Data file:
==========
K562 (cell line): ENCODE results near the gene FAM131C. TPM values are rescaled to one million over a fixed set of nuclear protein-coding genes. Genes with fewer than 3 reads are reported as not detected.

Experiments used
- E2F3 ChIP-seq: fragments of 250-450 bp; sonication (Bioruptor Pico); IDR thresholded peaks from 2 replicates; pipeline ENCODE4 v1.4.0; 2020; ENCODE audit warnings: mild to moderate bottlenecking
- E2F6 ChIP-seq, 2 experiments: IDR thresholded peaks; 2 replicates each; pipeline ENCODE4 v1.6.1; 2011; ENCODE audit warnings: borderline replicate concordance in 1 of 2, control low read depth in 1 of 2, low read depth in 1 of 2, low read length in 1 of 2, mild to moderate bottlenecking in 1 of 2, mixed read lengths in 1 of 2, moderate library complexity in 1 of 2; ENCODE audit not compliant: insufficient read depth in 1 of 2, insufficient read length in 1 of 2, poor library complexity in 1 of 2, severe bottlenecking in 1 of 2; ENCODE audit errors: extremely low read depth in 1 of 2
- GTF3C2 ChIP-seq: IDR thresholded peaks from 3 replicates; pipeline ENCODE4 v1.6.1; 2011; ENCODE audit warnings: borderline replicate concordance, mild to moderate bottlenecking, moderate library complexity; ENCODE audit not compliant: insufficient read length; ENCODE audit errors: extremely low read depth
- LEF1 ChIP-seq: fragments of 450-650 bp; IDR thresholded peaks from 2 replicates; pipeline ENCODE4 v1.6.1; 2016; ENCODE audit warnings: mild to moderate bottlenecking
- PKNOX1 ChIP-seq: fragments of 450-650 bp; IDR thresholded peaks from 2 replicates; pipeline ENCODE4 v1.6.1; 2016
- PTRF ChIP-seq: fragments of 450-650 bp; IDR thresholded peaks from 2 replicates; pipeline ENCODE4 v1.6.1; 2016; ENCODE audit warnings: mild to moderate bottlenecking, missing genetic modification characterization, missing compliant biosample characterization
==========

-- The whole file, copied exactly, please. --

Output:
K562 (cell line): ENCODE results near the gene FAM131C. TPM values are rescaled to one million over a fixed set of nuclear protein-coding genes. Genes with fewer than 3 reads are reported as not detected.

Experiments used
- E2F3 ChIP-seq: fragments of 250-450 bp; sonication (Bioruptor Pico); IDR thresholded peaks from 2 replicates; pipeline ENCODE4 v1.4.0; 2020; ENCODE audit warnings: mild to moderate bottlenecking
- E2F6 ChIP-seq, 2 experiments: IDR thresholded peaks; 2 replicates each; pipeline ENCODE4 v1.6.1; 2011; ENCODE audit warnings: borderline replicate concordance in 1 of 2, control low read depth in 1 of 2, low read depth in 1 of 2, low read length in 1 of 2, mild to moderate bottlenecking in 1 of 2, mixed read lengths in 1 of 2, moderate library complexity in 1 of 2; ENCODE audit not compliant: insufficient read depth in 1 of 2, insufficient read length in 1 of 2, poor library complexity in 1 of 2, severe bottlenecking in 1 of 2; ENCODE audit errors: extremely low read depth in 1 of 2
- GTF3C2 ChIP-seq: IDR thresholded peaks from 3 replicates; pipeline ENCODE4 v1.6.1; 2011; ENCODE audit warnings: borderline replicate concordance, mild to moderate bottlenecking, moderate library complexity; ENCODE audit not compliant: insufficient read length; ENCODE audit errors: extremely low read depth
- LEF1 ChIP-seq: fragments of 450-650 bp; IDR thresholded peaks from 2 replicates; pipeline ENCODE4 v1.6.1; 2016; ENCODE audit warnings: mild to moderate bottlenecking
- PKNOX1 ChIP-seq: fragments of 450-650 bp; IDR thresholded peaks from 2 replicates; pipeline ENCODE4 v1.6.1; 2016
- PTRF ChIP-seq: fragments of 450-650 bp; IDR thresholded peaks from 2 replicates; pipeline ENCODE4 v1.6.1; 2016; ENCODE audit warnings: mild to moderate bottlenecking, missing genetic modification characterization, missing compliant biosample characterization